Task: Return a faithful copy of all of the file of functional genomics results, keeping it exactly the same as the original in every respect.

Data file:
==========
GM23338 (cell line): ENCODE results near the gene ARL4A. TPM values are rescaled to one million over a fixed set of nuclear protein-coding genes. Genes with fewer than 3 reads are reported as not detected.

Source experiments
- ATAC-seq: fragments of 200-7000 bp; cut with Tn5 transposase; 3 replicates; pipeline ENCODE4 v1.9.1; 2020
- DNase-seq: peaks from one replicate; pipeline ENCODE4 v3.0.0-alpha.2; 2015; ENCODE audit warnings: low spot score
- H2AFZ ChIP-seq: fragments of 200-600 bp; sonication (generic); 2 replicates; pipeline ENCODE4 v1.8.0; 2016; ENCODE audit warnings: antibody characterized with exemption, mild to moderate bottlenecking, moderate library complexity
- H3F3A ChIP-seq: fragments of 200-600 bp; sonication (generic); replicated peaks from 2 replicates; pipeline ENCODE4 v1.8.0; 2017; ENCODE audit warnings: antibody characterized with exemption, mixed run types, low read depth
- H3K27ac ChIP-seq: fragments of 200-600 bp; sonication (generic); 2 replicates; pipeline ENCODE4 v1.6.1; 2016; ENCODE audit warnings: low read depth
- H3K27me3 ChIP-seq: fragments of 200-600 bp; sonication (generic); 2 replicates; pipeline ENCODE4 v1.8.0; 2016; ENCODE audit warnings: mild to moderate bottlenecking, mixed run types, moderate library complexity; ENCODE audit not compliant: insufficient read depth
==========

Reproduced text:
GM23338 (cell line): ENCODE results near the gene ARL4A. TPM values are rescaled to one million over a fixed set of nuclear protein-coding genes. Genes with fewer than 3 reads are reported as not detected.

Source experiments
- ATAC-seq: fragments of 200-7000 bp; cut with Tn5 transposase; 3 replicates; pipeline ENCODE4 v1.9.1; 2020
- DNase-seq: peaks from one replicate; pipeline ENCODE4 v3.0.0-alpha.2; 2015; ENCODE audit warnings: low spot score
- H2AFZ ChIP-seq: fragments of 200-600 bp; sonication (generic); 2 replicates; pipeline ENCODE4 v1.8.0; 2016; ENCODE audit warnings: antibody characterized with exemption, mild to moderate bottlenecking, moderate library complexity
- H3F3A ChIP-seq: fragments of 200-600 bp; sonication (generic); replicated peaks from 2 replicates; pipeline ENCODE4 v1.8.0; 2017; ENCODE audit warnings: antibody characterized with exemption, mixed run types, low read depth
- H3K27ac ChIP-seq: fragments of 200-600 bp; sonication (generic); 2 replicates; pipeline ENCODE4 v1.6.1; 2016; ENCODE audit warnings: low read depth
- H3K27me3 ChIP-seq: fragments of 200-600 bp; sonication (generic); 2 replicates; pipeline ENCODE4 v1.8.0; 2016; ENCODE audit warnings: mild to moderate bottlenecking, mixed run types, moderate library complexity; ENCODE audit not compliant: insufficient read depth